kicez

A bedroom for three girls

kicez
2 years ago

I need your advice on kids' bedroom (they will soon be DD8, DD4, DD1). I would like them to share it for as long as possible. Here are three settings I thought of:



-------------------------------------------------------

(Here beds are moved away from the window, so that I could hang a long curtain. In winters, one can feel a slight cold "wind" coming from the window. In summer it gets so hot, I need to open the window and then it's too light in the room for children to sleep. I hope a heavy curtain could fix both of these problems!)

-------------------------------------------------------------



I marked in pink their beds:



This is Tarva bed frame from IKEA. We painted it white and we use white bedlinens.

The blue squares are tables/cupboards, not chosen yet!


Which of these settings would be the best, in terms of kids' convenience and ease of design?

Fortunately we don't need desks of big cupboards in there :)


As to design, please look here: child's bedroom. I like the idea of putting a big framed piece of fabric/wallpaper on the wall above the bed. I bought these fabrics:






Each girl could have her colour of accessories.


Please let me know what you think about that :)


Also: what is your experience with children sharing a room? Would you rather let each girl have her own bedroom, or would you insist on them sleeping together? (Girls will soon be 8, 4 and 1).

Comments (58)

  • Bunny
    2 years ago
    Wow - this is perfect for me!
    I was the oldest of three girls. At one point we were all in the same room. Probably 13, 8, and 3 years old and we did this for maybe two years until our oldest brother left for college. It was fine. My mom let us move the beds around when we wanted and that was a lot of fun. Sometimes we were along the walls, sometimes we were in a row. We even had two foot to foot for a bit.

    My husband was in the AF and we moved all the time. In two of our houses we gave our two girls the master bedroom. It gave them more room, and the smaller bath. It allowed us extra space and the larger hall bath was ours. The master allowed enough space for them to play. No toys in the rest of the house. We had the next size bedroom. The smaller two were my husbands office and my very own personal sewing room. All mine, just my stuff. It was amazing.
    I homeschooled my girls. Having a school room is amazing. Totally worth having the kids in the same room. The times we had to use the dining table... ugh.

    Your plan sounds good to me.
    kicez thanked Bunny
    Best Answer
  • ninigret
    2 years ago
    last modified: 2 years ago

    i actually like option 3, with your oldest daughter having the bed on the lower left in the drawing. that gives the younger 2 shared play space, and the older a bit more autonomy.

    sharing is good. (there are exceptions, of course.) the current trend of wayyy too many bathrooms in a house, causing kids not learning how to share limited resources from a young age, isnt good!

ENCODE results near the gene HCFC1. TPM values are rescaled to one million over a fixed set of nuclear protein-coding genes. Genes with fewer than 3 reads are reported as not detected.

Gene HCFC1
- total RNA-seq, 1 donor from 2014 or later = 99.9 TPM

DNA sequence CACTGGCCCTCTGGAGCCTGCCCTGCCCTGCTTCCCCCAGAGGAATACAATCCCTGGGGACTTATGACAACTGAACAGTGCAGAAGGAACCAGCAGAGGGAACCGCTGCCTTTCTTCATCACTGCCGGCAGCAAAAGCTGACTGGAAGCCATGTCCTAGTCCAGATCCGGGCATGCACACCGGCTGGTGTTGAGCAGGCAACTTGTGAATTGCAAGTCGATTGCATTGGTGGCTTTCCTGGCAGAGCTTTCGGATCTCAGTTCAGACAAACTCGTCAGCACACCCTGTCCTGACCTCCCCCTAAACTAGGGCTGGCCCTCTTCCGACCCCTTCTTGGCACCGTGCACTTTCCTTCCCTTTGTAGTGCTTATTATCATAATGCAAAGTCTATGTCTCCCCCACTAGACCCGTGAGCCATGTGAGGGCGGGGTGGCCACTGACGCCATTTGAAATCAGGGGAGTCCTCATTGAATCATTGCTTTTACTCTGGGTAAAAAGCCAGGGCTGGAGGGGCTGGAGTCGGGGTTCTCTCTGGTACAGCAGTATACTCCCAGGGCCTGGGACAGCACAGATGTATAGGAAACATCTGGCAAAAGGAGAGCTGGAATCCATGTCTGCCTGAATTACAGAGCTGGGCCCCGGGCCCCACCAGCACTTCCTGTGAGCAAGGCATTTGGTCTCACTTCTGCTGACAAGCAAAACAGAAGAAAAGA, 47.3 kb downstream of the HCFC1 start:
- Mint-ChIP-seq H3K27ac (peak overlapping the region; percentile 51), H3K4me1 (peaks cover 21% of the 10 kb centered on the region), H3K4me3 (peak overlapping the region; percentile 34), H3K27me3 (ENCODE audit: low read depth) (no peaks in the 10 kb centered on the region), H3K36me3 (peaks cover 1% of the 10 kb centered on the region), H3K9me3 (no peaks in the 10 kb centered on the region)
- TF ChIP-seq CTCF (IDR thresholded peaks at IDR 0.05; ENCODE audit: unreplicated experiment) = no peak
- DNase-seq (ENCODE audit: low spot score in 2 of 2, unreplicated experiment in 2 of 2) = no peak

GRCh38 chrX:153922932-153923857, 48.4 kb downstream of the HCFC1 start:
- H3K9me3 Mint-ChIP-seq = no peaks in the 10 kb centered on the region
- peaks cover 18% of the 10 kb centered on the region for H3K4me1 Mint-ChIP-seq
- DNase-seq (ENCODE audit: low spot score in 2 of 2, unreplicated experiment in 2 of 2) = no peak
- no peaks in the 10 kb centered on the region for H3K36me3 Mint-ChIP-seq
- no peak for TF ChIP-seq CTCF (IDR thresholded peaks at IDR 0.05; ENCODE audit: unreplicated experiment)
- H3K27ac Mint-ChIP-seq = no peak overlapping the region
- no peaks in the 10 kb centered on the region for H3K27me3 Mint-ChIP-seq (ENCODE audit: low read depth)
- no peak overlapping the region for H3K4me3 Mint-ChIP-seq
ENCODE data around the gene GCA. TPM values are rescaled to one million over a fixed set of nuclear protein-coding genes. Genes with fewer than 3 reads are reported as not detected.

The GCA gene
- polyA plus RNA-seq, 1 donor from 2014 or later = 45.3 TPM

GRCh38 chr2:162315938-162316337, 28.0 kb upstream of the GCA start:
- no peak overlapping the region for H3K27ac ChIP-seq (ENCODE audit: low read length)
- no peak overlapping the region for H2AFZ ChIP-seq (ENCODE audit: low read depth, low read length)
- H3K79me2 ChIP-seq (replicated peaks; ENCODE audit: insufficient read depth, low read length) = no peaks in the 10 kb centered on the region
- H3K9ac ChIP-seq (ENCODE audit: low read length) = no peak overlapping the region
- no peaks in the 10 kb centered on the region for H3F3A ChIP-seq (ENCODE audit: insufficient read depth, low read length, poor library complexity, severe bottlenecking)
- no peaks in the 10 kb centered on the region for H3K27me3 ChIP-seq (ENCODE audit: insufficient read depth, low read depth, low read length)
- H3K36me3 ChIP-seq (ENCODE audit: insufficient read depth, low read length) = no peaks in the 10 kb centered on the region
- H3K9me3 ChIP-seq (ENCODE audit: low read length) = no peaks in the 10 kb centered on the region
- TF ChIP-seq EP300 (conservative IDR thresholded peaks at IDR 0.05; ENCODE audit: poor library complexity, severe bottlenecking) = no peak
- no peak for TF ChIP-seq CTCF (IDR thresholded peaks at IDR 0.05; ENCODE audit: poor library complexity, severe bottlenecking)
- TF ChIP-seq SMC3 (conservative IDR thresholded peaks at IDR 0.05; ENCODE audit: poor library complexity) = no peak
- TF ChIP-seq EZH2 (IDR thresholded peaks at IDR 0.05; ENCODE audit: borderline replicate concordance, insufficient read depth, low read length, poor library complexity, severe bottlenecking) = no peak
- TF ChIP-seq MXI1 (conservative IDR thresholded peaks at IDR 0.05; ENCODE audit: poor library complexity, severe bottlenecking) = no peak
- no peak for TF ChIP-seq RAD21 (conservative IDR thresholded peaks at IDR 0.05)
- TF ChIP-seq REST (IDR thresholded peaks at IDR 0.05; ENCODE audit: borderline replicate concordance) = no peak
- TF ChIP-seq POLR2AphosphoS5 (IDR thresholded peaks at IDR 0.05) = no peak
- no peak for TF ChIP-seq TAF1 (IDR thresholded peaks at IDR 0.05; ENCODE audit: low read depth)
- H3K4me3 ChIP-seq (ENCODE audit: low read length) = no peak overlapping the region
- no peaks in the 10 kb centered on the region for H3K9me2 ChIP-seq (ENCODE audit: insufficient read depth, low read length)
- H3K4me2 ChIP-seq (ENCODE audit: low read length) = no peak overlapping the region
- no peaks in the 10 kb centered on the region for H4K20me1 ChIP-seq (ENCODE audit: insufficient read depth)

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  • felizlady
    2 years ago
    I am the eldest of three girls who shared a small bedroom when we were children. There was a bunk bed for the younger two, and I had a twin bed.
    Your drawing does not show a dresser or closet for clothes storage. Maybe you need to buy or build a large, low, under-bed drawer-on-wheels for each child.
  • kicez
    Original Author
    2 years ago

    We don't need to store their clothes in the bedroom, as there is a closet just a few steps away outside the door. We have a homeschool room with desks, so no need for a desk in the bedroom (though they might have one in there too).

  • blue gold Staiger
    2 years ago
    Number 2; however, I would place the bedside stands next to the walls to give room to change sheets/ make the beds.
  • dragonflywings42
    2 years ago

    I like #2 and that you plan to individualize each space with colors. I think that would be less visually pleasing in #1. #3 is okay too.

    I think having them all in one room for sleeping is a perfectly viable option as you provide other spaces in your home for get away time. Will someone wake someone up sometimes? Sure. You will find ways to deal with that as you do with all your other parenting choices. What your girls will continue to learn growing up in your home is that the world they are going into after they leave is not quiet, light free, or designed around their personal comfort. An invaluable lesson, in my opinion.

    We use white noise machines (Dohms) to lessen noise distractions and eye masks for light problems.

    Some studies have indicated that using devices like the kindle before sleep could have an impact on quality of sleep. I'm not an expert, but I stopped using devices at night and my sleep did improve. You might want to study up on the use of a kindle for your oldest at bedtime, so you can make an informed decision on that.